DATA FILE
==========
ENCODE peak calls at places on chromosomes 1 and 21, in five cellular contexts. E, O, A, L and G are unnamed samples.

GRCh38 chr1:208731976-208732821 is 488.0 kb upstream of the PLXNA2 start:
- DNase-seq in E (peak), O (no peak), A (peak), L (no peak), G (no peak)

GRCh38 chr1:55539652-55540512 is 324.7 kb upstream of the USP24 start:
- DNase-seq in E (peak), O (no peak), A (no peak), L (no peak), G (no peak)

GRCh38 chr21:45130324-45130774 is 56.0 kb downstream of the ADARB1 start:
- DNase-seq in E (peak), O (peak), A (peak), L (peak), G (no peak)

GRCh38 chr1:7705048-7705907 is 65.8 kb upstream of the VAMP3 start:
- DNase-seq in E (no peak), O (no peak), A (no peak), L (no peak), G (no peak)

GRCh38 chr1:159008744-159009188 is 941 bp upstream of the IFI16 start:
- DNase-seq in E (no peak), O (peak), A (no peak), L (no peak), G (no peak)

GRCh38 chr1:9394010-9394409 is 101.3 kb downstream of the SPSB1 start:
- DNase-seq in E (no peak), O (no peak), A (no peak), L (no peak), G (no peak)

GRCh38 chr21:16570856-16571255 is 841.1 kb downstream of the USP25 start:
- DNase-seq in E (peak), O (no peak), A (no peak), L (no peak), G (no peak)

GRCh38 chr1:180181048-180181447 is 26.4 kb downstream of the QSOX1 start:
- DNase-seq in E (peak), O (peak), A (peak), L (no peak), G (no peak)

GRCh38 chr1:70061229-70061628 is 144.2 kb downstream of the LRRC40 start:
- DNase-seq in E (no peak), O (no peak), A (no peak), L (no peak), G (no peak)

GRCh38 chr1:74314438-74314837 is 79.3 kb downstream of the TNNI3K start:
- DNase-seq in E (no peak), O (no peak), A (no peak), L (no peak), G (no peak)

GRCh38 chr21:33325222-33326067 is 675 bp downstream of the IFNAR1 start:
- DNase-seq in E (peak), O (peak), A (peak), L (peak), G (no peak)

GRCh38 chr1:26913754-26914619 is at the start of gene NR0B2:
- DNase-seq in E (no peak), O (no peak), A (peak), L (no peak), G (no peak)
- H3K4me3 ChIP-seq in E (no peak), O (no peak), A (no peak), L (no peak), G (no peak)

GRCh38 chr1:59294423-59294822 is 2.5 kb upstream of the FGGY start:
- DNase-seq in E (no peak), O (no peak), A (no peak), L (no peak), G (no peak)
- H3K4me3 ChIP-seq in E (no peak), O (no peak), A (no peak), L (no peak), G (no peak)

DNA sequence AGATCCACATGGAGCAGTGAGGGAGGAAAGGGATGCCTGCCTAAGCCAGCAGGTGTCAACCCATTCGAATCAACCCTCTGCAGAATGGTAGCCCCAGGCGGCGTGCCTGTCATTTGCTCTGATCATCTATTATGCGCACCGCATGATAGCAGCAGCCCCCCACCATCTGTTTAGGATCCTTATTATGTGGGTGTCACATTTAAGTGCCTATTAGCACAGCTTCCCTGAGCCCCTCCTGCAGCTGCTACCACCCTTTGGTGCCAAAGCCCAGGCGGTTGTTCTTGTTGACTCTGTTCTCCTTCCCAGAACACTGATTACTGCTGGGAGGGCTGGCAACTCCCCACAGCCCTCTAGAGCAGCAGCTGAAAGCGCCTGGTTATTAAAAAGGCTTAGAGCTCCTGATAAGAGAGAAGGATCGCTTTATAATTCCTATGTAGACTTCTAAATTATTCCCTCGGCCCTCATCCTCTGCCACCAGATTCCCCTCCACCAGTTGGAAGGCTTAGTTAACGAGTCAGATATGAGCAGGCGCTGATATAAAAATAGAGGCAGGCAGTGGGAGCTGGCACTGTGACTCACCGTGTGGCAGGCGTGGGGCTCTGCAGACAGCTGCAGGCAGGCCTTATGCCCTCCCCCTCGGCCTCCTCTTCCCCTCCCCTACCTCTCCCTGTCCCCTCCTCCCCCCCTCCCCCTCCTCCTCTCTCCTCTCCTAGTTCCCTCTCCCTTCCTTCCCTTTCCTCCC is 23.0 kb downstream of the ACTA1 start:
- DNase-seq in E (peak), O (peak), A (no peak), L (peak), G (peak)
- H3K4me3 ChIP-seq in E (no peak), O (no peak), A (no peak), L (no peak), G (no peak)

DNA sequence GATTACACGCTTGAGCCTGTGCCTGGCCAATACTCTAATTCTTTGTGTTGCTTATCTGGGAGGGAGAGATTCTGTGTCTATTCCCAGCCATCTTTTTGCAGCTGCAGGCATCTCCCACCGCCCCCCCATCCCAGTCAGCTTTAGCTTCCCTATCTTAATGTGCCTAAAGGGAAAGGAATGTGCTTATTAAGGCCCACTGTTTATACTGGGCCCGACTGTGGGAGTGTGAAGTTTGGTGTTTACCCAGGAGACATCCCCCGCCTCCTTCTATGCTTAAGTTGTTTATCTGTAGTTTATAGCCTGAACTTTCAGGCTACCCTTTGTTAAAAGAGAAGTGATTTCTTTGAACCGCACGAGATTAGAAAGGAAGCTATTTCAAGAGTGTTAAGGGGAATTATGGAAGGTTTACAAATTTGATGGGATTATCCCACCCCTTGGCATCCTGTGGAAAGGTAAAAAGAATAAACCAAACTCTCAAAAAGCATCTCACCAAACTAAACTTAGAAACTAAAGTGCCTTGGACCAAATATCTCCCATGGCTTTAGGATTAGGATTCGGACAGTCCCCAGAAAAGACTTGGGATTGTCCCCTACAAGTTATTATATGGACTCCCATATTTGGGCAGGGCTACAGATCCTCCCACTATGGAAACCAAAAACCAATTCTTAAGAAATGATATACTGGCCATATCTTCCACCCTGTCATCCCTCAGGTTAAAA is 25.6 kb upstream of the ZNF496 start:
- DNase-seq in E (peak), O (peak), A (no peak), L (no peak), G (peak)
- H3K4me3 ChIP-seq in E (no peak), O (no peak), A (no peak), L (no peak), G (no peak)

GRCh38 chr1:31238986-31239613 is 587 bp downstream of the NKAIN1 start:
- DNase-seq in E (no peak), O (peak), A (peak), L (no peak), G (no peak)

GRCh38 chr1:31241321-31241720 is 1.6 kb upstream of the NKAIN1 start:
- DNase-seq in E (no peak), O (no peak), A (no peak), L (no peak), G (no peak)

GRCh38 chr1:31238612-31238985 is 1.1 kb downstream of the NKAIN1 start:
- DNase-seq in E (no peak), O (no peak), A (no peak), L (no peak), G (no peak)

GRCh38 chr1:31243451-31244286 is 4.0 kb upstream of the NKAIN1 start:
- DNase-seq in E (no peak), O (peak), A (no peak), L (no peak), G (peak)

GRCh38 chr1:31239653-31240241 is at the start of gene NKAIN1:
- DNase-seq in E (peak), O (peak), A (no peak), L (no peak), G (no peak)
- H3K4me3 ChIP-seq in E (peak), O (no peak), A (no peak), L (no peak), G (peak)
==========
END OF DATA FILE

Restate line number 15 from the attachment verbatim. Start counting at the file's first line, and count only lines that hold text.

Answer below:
- DNase-seq in E (peak), O (no peak), A (no peak), L (no peak), G (no peak)